Medicare fraud occurs when invoices for illegitimate services or supplies are knowingly presented to Medicare with the intention of receiving undeserved payment. What makes it fraud is that the medical providers submitting the invoices are aware of the inaccuracies and intentionally act to deceive the Medicare program.
Medicare fraud can happen at the invoice level, so beneficiaries are often unaware unless they later check records to see what was charged to Medicare. In some cases, patients are put through unnecessary testing and procedures for the sole purpose of charging Medicare for the services. In other cases, providers choose billing codes based on payouts rather than actual services delivered.
What is Medicare Abuse?
Medicare abuse occurs when medical service providers unknowingly bill Medicare for services or supplies that were not legitimately delivered to a patient. It often happens as a simple mistake when someone uses the wrong billing code unintentionally or due to a lack of knowledge.
While there is no intention to defraud the Medicare system in these cases, there is still a significant cost to the system. That’s why Medicare providers can still face the consequences of inaccurate billing if abuse is caught.
Medicare Fraud and Abuse Examples
- Billing for services not delivered to patients (phantom billing)
- Billing for higher complexity level services than the services provided to patients (upcoding)
- Billing for supplies not delivered to or needed by patients
- Offering beneficiaries medical plans that aren’t approved by Medicare
- Double billing for products and services
- Charging for a series of individual services that should bill as a bundle (unbundling)
- Billing the beneficiary directly instead of abiding by Medicare’s participating provider agreement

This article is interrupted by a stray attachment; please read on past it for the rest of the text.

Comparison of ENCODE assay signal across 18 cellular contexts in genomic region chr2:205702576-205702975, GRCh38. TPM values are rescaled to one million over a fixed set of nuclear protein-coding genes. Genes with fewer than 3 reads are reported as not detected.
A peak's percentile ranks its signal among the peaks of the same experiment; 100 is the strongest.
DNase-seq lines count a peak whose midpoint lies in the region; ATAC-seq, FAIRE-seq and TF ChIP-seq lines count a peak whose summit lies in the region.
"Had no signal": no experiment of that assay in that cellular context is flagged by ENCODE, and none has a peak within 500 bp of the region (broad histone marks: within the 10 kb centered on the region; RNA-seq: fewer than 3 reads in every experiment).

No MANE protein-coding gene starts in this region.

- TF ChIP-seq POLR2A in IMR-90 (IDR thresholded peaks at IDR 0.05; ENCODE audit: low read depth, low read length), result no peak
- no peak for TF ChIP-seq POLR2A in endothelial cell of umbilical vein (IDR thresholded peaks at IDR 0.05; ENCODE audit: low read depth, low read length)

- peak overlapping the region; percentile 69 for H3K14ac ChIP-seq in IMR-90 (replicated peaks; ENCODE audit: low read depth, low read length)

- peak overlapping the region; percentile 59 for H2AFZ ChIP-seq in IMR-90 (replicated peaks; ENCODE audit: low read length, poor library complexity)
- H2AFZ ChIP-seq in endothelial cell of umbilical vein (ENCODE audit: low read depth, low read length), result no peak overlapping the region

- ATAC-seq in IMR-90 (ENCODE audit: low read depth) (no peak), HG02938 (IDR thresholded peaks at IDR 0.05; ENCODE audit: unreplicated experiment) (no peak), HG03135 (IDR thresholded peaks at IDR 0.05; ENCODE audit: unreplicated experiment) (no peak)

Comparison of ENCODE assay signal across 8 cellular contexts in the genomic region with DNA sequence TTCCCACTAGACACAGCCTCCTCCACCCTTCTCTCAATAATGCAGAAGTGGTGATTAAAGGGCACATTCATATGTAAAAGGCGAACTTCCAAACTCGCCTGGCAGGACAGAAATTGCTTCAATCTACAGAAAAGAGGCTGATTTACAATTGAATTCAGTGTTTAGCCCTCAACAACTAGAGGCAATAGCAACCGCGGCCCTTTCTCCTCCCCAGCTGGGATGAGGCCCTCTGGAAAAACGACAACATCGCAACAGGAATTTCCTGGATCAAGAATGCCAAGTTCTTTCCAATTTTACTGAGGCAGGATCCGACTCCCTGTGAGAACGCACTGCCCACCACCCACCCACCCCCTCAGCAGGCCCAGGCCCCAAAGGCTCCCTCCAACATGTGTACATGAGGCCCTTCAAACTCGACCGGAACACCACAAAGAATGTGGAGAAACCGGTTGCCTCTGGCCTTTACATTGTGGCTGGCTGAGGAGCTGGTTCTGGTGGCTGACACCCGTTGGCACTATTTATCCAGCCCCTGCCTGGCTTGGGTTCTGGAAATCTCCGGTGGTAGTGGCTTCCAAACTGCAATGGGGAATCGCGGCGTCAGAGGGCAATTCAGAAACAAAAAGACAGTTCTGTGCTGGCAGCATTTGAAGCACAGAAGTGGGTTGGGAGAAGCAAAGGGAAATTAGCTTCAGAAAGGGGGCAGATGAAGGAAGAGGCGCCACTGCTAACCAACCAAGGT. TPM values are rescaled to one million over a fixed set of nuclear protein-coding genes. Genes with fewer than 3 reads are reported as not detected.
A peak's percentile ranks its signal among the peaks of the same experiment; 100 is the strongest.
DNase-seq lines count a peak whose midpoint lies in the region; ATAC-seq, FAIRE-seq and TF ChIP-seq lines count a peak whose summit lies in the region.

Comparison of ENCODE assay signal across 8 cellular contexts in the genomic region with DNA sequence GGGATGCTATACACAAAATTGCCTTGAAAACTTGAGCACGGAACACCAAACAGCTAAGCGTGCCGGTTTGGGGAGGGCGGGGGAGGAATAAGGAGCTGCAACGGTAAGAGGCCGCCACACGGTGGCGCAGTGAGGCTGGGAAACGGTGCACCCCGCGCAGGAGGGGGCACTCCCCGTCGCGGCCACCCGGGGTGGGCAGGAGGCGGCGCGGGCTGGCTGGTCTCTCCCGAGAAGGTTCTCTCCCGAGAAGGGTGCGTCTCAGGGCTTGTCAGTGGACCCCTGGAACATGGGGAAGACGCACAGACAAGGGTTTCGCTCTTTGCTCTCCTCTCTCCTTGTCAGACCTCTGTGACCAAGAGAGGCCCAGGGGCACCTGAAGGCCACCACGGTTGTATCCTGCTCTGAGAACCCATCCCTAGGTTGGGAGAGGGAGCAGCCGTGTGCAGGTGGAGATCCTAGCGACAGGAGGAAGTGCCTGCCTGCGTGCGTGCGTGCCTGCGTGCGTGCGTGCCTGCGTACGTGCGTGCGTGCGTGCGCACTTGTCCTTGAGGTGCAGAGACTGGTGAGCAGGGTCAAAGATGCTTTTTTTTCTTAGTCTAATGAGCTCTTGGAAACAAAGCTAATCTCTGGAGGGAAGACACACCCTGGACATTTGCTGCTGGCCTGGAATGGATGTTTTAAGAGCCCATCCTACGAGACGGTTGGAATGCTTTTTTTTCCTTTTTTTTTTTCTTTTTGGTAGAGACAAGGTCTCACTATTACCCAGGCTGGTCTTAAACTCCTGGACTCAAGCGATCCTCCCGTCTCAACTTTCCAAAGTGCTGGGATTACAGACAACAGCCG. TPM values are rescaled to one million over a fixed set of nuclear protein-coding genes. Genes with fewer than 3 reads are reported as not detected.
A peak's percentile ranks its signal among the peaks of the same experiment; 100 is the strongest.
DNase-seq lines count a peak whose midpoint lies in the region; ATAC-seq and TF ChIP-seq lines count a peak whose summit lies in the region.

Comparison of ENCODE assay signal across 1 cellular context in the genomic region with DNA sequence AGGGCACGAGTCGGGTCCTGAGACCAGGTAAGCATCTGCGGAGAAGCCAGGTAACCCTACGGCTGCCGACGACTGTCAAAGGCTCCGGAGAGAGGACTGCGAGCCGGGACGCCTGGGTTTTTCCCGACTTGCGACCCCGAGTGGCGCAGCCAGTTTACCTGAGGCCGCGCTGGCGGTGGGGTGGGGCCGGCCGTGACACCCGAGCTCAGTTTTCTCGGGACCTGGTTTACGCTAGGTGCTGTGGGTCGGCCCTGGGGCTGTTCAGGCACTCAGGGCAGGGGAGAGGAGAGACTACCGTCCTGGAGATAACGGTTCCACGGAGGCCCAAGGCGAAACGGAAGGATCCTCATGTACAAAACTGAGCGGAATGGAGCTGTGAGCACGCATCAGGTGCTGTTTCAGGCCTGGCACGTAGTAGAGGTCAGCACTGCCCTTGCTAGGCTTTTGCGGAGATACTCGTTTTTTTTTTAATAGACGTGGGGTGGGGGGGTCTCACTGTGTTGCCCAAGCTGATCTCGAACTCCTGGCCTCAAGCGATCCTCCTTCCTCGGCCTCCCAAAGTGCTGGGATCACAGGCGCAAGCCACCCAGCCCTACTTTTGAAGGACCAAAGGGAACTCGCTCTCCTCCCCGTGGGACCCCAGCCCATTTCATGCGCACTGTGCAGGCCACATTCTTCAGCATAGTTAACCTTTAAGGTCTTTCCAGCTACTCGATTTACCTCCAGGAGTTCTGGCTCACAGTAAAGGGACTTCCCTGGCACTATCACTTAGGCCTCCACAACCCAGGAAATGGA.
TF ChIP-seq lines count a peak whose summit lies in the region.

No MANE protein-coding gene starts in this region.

- Giving patients supplies or services they don’t need
- Misrepresentation of facts on Medicare invoices (patient name, diagnosis, etc.)
- Bribing beneficiaries to receive their Medicare subscriber number
- Waiving deductibles and co-insurance on a routine basis to attract new patients
- Accepting kickbacks from pharmaceutical representatives or device suppliers in exchange for recommendation to Medicare patients
- Billing Medicare for services delivered to someone who is not a beneficiary
Medicare Fraud and Abuse vs Medicare Scams
Fraud and Abuse involve either providers, their staff members, or patients misrepresenting their identity to providers in order to obtain services fraudulently. Medicare beneficiaries can also accept money or other payment in exchange for allowing a non-beneficiary to use their Medicare card for payment.
Scams are conducted by people outside the medical system who prey on beneficiaries directly. In most cases, scams are designed to collect Medicare subscriber numbers from unsuspecting beneficiaries. They may also try to obtain social security numbers or banking information. That information is used for identity theft, which may include receiving Medicare services fraudulently.
Medicare scams are often carried out over the telephone. Beneficiaries receive calls from people falsely representing themselves as Medicare representatives. Many beneficiaries report scammers threatening to deactivate their Medicare benefits if they don’t provide the information requested.